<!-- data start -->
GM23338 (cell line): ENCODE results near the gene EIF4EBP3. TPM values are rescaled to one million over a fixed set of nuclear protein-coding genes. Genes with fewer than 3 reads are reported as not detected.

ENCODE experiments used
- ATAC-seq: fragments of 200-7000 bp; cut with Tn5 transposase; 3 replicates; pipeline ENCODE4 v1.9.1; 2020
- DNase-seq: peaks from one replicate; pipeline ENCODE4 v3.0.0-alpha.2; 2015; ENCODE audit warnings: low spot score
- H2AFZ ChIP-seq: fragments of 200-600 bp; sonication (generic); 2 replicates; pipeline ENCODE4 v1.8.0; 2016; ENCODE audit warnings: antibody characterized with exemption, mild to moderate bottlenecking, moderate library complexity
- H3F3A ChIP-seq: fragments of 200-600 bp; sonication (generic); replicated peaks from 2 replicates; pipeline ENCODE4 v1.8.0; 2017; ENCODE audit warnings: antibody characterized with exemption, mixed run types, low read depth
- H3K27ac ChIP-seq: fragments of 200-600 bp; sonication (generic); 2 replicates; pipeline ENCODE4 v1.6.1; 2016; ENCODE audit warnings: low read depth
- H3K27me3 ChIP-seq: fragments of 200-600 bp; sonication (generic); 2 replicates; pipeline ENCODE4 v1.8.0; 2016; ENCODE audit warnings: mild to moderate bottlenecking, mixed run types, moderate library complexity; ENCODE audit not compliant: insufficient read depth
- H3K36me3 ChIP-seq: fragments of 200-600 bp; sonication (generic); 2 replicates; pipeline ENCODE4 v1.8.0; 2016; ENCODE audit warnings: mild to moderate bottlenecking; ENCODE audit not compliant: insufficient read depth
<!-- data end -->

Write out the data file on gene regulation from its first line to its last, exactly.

GM23338 (cell line): ENCODE results near the gene EIF4EBP3. TPM values are rescaled to one million over a fixed set of nuclear protein-coding genes. Genes with fewer than 3 reads are reported as not detected.

ENCODE experiments used
- ATAC-seq: fragments of 200-7000 bp; cut with Tn5 transposase; 3 replicates; pipeline ENCODE4 v1.9.1; 2020
- DNase-seq: peaks from one replicate; pipeline ENCODE4 v3.0.0-alpha.2; 2015; ENCODE audit warnings: low spot score
- H2AFZ ChIP-seq: fragments of 200-600 bp; sonication (generic); 2 replicates; pipeline ENCODE4 v1.8.0; 2016; ENCODE audit warnings: antibody characterized with exemption, mild to moderate bottlenecking, moderate library complexity
- H3F3A ChIP-seq: fragments of 200-600 bp; sonication (generic); replicated peaks from 2 replicates; pipeline ENCODE4 v1.8.0; 2017; ENCODE audit warnings: antibody characterized with exemption, mixed run types, low read depth
- H3K27ac ChIP-seq: fragments of 200-600 bp; sonication (generic); 2 replicates; pipeline ENCODE4 v1.6.1; 2016; ENCODE audit warnings: low read depth
- H3K27me3 ChIP-seq: fragments of 200-600 bp; sonication (generic); 2 replicates; pipeline ENCODE4 v1.8.0; 2016; ENCODE audit warnings: mild to moderate bottlenecking, mixed run types, moderate library complexity; ENCODE audit not compliant: insufficient read depth
- H3K36me3 ChIP-seq: fragments of 200-600 bp; sonication (generic); 2 replicates; pipeline ENCODE4 v1.8.0; 2016; ENCODE audit warnings: mild to moderate bottlenecking; ENCODE audit not compliant: insufficient read depth